This stance is best demonstrated by the refusal of the UK to give up its currency, the British Pound in favour of the common currency of the EU, the Euro (Tavlas 37). The Eurozone crisis, which nearly triggered the collapse of the EURO currency, has increased the difficulty of the relationship between the UK and the rest of the EU.

This crisis has been costly to the union’s big economies with countries such as Germany and France having to shoulder enormous financial responsibilities in order to preserve the integrity of the common currency since its collapse would be devastating.

Instead of taking on a more helpful approach, Britain has continually pointed to this event as justification for her scepticism about deep economic integration in the union. Most of the EU members have perceived Britain as being unhelpful during the crisis and this has reduced the goodwill that the UK enjoys with the EU.

British officials are not very open with their EU counterparts and this has led to some of their actions been regarded as adversarial. Brady reveals that when taking actions that influence the EU, British ministers have not taken the time to articulate their position and enable the other EU members to better understand them (3).

This lack of openness has antagonized many EU member states who are at times irritated by the actions of the Britons. Without open communication between British national officials and their EU counterparts, the EU officials can only guess at the motivation behind the actions of the UK government.


Due to the numerous troubles that the UK has been having with the EU, there have been talks of Britain opting out of the union. Such a move would be detrimental to both the UK and the EU. The UK is important to the EU’s continued political and economic growth. Without its involvement, the EU would lose some of its global powers and its ability to develop a more dynamic economy.

Exclusion from the EU would also see Britain reduce itself to a second-class status in Europe and lack the power to influence the future decisions of the Union. Britain’s role in the EU is crucial to her economic well-being.

Cottret states that while most of Britain’s foreign investment comes from outside the EU, the country is regarded as the most suitable launch pad for entry into the European market (192). Britain’s withdrawal from the EU would therefore seriously damage her advantage and lead to a significant decline in foreign investment.

It is therefore in the best interest of Europe for the UK to continue being a member of the EU. However, the difficulties experienced in the relationship between the EU and the rest of the Union need to be mitigated.

For the to occur, the UK will have to concede that it cannot maintain its identity entirely and accept to adopt a European identity.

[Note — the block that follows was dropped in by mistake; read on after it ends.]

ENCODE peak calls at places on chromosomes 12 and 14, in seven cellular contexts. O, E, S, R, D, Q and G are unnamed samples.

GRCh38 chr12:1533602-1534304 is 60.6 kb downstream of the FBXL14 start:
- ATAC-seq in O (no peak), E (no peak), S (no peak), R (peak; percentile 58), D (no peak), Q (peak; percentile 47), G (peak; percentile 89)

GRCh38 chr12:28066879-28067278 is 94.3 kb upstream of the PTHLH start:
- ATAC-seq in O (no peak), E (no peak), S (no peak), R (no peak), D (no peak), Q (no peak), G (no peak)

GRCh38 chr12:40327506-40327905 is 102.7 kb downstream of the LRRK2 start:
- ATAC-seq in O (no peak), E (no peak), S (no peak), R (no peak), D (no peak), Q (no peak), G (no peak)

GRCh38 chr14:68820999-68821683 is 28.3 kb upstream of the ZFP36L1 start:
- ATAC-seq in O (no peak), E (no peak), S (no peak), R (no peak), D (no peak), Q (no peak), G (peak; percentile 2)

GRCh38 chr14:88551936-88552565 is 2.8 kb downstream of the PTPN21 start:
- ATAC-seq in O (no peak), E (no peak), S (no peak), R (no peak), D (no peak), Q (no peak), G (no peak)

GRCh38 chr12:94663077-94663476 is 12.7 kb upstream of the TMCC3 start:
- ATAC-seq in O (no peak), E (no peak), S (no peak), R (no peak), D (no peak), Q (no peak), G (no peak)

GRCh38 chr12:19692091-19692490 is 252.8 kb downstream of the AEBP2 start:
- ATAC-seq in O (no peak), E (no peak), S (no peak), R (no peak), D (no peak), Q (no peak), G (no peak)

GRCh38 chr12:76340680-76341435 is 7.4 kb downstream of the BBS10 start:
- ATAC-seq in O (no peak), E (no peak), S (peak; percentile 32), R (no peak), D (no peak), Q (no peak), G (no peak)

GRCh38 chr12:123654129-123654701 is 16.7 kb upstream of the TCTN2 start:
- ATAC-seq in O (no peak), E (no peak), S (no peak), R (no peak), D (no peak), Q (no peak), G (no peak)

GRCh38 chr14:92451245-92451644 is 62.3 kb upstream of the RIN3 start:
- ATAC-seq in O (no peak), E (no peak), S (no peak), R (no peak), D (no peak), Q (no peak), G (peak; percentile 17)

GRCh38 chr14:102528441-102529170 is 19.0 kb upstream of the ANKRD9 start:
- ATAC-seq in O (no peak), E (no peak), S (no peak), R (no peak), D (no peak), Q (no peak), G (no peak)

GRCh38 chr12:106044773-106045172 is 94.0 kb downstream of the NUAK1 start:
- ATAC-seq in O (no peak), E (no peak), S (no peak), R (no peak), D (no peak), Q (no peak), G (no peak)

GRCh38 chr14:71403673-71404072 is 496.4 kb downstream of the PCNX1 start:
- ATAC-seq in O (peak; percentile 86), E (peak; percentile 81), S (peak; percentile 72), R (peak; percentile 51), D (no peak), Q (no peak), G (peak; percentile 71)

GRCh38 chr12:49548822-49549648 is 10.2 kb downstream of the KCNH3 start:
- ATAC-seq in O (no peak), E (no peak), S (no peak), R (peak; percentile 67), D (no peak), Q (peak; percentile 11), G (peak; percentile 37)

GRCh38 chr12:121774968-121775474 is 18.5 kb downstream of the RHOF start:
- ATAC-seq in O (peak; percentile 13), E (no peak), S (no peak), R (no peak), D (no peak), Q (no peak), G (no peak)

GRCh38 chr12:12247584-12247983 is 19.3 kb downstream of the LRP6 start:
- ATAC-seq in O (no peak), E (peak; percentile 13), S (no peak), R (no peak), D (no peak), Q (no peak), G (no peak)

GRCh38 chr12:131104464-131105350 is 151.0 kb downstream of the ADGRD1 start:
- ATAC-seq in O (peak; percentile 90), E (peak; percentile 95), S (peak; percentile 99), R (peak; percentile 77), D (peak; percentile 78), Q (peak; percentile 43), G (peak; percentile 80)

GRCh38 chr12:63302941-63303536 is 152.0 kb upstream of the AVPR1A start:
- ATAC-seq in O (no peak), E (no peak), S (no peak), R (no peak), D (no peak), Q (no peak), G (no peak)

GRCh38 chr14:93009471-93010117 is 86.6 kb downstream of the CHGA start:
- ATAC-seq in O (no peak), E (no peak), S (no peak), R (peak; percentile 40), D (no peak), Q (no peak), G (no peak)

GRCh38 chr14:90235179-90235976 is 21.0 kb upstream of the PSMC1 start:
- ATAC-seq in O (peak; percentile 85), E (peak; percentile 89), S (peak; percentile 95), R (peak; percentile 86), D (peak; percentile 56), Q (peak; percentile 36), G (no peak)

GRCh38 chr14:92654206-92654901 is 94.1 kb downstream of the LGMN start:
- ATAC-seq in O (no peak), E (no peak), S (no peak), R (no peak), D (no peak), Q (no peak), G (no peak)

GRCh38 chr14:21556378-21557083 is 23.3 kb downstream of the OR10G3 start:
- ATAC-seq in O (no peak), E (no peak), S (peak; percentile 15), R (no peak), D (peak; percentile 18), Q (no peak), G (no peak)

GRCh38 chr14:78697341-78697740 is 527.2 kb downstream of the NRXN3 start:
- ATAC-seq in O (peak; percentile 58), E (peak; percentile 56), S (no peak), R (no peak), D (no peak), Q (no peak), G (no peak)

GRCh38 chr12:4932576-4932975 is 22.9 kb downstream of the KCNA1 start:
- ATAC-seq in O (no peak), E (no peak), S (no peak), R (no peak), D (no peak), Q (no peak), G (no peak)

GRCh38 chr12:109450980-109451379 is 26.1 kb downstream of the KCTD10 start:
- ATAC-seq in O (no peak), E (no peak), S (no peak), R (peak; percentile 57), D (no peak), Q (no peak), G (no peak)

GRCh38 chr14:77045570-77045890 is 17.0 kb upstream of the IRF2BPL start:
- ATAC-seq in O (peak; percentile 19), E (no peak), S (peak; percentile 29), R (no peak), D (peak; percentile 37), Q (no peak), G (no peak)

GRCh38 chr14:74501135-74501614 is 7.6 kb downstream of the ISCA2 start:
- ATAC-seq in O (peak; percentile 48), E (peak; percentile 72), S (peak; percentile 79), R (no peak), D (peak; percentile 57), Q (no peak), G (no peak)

The nation will also have to accept the fact that the sovereignty of the British Parliament will be challenged and surpassed by the European Court of Justice from time to time. While this will be an infringement on the fundamental principle of the British community, it will be a small price to pay for the advantages of being in the EU.


This paper has discussed the difficult relationship between Britain and the EU. It has highlighted the many reasons that make Britain’s involvement in the EU difficult. The UK’s historical legacy makes it difficult for the country to accept narrowing its political interests primarily to the European continent.

The lack of involvement in the formative years of the Union also means that Britain did not have a say in the establishment of the core policies and rules that govern the EU.

These difficulties have mitigated the role of the UK in the union and led to speculations about its future membership to the EU. This paper has noted that if the UK leaves the EU, there will be significant loses especially for the UK. Action therefore needs to be taken to make the relationship between Britain and the EU less problematic.

Works Cited

Begg, Iain. It is entirely possible that Britain could leave the European Union within the next decade. Feb. 2012. Web.

Bideleux, Robert. European Integration and Disintegration: East and West. NY: Routledge, 1996. Print.

Brady, Hugo. Britain’s 2014 justice opt-out: Why it bodes ill for Cameron’s EU strategy. Brussels: Centre for European Reform, 2013. Print.

Chalmers, Daniel. European Union law: text and materials. Cambridge: Cambridge University Press, 2006. Print.

Cottret, Bernard. Civilization of Modern Britain. Vienna: Breal Publishers, 2004. Print.

Eudey, Greg. “Why Is Europe Forming A Monetary Union.” Business Review 3.1 (1999): 13-21. Web.

George, Stephen. An awkward Partner: Britain in the European Community. Oxford: Oxford University Press, 1998. Print.

Niblett, Robin. “Choosing between America and Europe: a new context for British foreign policy.” International Affairs 83.4 (2007): 627–641.

Tavlas, Grant. “Benefits and costs of entering the Eurozone.” CATO Journal 24.2 (2004): 34-54. Web.

Watts, Duncan and Pilkington, Colin. Britain in the European Union Today. Manchester: Manchester University Press, 2005. Print.